Though canola is traditionally seeded with an air seeder or a grain drill, Horsch conducted tests in Langdon, ND, in 2016 seeding canola with their Maestro SW planter.
“Typically with an air seeder we see some mortality rate increases,” said Jeremy Hughes, Horsch product manager. “Air seeders can be rough on seed as some of the metering systems can damage the seed, which increases mortality. Independent shank machines are unable to compensate for terrain because of gauge points of depth compared to your engagement point.”
By seeding canola with a planter, Hughes said the farmer’s gauge point and seed drop point are in the same place.
“This way you’re always compensating for ground ahead of you and maintaining an even depth,” he said. “Canola is a very depth-sensitive crop, and some of the air seeding technologies on the market today can’t compensate totally for a true accurate seed depth, which also increases mortality.”
When preparing to seed canola, the seedbed should be fairly level, as well as moderately firm and moist. If the seedbed is overworked, it can lose soil moisture and crust. A moderate amount of crop residue on the soil surface is also desirable.
Some factors that can hinder stand establishment in canola include: lack of soil moisture at planting time; soil compaction; water-logged soils; crusting after planting; or using equipment that causes deep furrows. To establish stand, these conditions need to be eliminated prior to planting.
There is a two-week planting window that will achieve maximum potential yield with canola. Seeding past the optimum two-week window can result in yield loss.
Canola should be planted six weeks before the first killing frost date for the area. Planting early tends to decrease winter survival due to excessive growth, and late planting doesn’t allow for sufficient root reserves to maximize winter survival.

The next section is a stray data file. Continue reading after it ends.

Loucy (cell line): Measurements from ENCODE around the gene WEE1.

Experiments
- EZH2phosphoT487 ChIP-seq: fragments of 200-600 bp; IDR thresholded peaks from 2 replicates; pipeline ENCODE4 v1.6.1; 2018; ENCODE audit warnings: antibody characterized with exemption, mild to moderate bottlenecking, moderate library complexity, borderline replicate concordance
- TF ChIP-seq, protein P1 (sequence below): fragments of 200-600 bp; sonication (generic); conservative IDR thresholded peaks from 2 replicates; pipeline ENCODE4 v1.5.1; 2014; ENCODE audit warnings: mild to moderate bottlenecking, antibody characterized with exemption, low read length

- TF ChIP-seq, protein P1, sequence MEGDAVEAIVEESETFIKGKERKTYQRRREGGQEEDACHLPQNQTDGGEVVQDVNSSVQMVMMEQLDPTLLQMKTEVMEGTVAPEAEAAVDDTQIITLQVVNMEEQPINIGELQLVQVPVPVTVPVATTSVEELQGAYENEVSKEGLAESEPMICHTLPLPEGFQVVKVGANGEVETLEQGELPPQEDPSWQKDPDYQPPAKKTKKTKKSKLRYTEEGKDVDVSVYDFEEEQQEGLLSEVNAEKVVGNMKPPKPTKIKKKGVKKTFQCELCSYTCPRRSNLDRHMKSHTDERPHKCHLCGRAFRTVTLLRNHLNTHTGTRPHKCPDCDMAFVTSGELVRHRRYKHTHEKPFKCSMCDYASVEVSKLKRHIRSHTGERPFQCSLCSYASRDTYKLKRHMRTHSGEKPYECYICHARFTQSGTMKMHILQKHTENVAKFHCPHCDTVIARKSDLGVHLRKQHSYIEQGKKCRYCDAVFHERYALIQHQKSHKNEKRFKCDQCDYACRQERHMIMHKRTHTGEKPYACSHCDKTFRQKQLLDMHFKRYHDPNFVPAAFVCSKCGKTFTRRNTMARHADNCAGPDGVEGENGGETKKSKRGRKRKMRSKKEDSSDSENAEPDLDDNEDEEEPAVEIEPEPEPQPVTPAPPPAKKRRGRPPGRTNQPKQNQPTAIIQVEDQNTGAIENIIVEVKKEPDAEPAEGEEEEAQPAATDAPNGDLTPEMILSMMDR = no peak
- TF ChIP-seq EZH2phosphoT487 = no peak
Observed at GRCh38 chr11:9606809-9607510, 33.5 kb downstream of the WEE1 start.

Average seeding rates for canola with good seedbed preparation should range from 4.5-6 pounds per acre, with a final stand of 4-10 plants per square foot being ideal.
Seeding rates should be reduced if planted earlier than optimum and increased if planted later than optimum.
Maestro SW and high-speed planting
The Horsch Maestro SW offers precise placement of seed at 40-60 percent higher speeds, helping farmers manage their residue better without sacrificing seed placement.
“Some of the things that were interesting that we found doing canola with a planter revolves around seed costs savings,” said Hughes. “Guys in the Langdon area are typically seeding 5-6 pounds of canola per acre and we went in at 2.5 – basically half. Though we were only seeding half the amount of seed, we were maintaining the same yield or sometimes more yield.”
For Hughes, he said canola planting is all about getting the most of the seed you’re putting into the ground.
“If I plant 2.5 pounds of seed and am getting the same amount of yield as 5-6 pounds, I’m getting the most out of that seed I’m putting into the ground to grow a plant, instead of over-applying with an air seeder to compensate for damage.”